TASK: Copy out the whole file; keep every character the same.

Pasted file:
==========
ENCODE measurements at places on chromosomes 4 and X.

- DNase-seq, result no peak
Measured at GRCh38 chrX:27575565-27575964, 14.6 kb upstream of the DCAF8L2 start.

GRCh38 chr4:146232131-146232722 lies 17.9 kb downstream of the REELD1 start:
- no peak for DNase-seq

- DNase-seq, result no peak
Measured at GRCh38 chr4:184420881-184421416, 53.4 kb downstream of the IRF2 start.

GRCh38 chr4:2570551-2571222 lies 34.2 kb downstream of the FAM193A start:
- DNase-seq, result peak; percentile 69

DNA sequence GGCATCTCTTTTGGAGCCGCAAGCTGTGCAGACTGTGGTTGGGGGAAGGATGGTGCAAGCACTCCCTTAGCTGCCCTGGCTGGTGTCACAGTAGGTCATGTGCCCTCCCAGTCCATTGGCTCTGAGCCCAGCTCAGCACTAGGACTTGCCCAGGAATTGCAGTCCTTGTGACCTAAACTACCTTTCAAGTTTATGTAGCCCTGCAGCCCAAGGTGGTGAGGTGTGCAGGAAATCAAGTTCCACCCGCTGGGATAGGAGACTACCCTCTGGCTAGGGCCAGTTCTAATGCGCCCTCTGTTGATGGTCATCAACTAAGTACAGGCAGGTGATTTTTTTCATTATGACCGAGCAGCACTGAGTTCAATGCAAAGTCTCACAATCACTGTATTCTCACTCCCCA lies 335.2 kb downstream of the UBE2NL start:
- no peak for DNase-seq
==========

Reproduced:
ENCODE measurements at places on chromosomes 4 and X.

- DNase-seq, result no peak
Measured at GRCh38 chrX:27575565-27575964, 14.6 kb upstream of the DCAF8L2 start.

GRCh38 chr4:146232131-146232722 lies 17.9 kb downstream of the REELD1 start:
- no peak for DNase-seq

- DNase-seq, result no peak
Measured at GRCh38 chr4:184420881-184421416, 53.4 kb downstream of the IRF2 start.

GRCh38 chr4:2570551-2571222 lies 34.2 kb downstream of the FAM193A start:
- DNase-seq, result peak; percentile 69

DNA sequence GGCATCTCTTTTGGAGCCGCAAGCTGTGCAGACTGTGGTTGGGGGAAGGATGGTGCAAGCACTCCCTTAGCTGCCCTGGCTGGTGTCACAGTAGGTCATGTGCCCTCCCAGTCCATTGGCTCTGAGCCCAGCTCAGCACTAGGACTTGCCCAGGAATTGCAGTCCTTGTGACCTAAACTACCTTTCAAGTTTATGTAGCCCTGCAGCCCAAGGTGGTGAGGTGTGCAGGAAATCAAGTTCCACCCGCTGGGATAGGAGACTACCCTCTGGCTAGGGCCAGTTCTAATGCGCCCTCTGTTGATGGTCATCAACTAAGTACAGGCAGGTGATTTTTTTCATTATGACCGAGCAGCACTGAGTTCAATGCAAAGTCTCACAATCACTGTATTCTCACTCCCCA lies 335.2 kb downstream of the UBE2NL start:
- no peak for DNase-seq